I’ll be the first to admit it—I hate making mistakes. There are often times where I avoid answering questions or making comments in class because I’m afraid of looking foolish or making a dumb comment. In the English teaching program, though, I’ve had to learn how to get over this in-class shyness…and fast. In these classes, I am constantly required to answer questions on the spot, to communicate my thoughts to my classmates, and to present my findings to my class on a regular basis. Sure, I’m not fond of making mistakes, and I assure you I make them regularly, but through these various teaching techniques, I’ve come to realize that making mistakes is the norm in these classes.

My instructors have done more than simply use these techniques in the classroom, though. They’ve created a classroom community where less-than-profound comments or so-called “stupid questions” are not only accepted, but encouraged. As I learn to expound upon comments I make and explore my own questions as well as those posed by others, I think critically about what I know and how it applies to my experiences with students. And the fact that each student is encouraged to engage in this critical thinking means that everyone is allowed to make mistakes when learning something new.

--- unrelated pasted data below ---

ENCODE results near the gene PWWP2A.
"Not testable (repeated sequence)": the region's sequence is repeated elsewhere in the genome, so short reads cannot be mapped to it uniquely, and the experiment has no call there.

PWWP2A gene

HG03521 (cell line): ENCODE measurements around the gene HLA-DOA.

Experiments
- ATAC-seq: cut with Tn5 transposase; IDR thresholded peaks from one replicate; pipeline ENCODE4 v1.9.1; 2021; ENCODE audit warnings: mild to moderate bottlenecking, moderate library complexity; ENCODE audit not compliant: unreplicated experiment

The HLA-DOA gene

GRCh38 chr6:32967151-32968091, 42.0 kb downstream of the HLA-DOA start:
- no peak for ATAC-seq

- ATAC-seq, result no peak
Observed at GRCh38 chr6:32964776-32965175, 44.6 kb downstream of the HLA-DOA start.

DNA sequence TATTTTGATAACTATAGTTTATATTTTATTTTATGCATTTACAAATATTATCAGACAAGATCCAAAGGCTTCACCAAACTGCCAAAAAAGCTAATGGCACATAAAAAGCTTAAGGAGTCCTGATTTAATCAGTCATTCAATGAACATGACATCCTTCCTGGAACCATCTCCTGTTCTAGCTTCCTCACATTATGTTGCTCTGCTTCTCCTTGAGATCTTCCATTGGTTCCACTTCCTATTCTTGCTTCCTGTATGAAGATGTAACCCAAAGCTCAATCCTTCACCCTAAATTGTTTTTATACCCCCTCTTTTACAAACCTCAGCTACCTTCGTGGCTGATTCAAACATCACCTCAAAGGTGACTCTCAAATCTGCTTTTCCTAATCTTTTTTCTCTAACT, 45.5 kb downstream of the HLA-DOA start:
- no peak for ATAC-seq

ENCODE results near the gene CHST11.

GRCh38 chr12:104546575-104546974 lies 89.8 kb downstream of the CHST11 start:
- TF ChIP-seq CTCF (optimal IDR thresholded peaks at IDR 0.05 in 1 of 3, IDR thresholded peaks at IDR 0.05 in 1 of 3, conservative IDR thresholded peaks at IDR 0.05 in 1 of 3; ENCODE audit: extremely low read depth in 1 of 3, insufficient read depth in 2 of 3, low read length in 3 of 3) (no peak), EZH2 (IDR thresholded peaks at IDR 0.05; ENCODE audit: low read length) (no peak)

I’ve come to realize that my classes have been exemplary models for me to follow as I begin teaching. I hope to create the same environment of welcome learning in my own middle-school and high-school classrooms.

Here are a few practical ways to incorporate a culture of error-welcome learning in your classroom: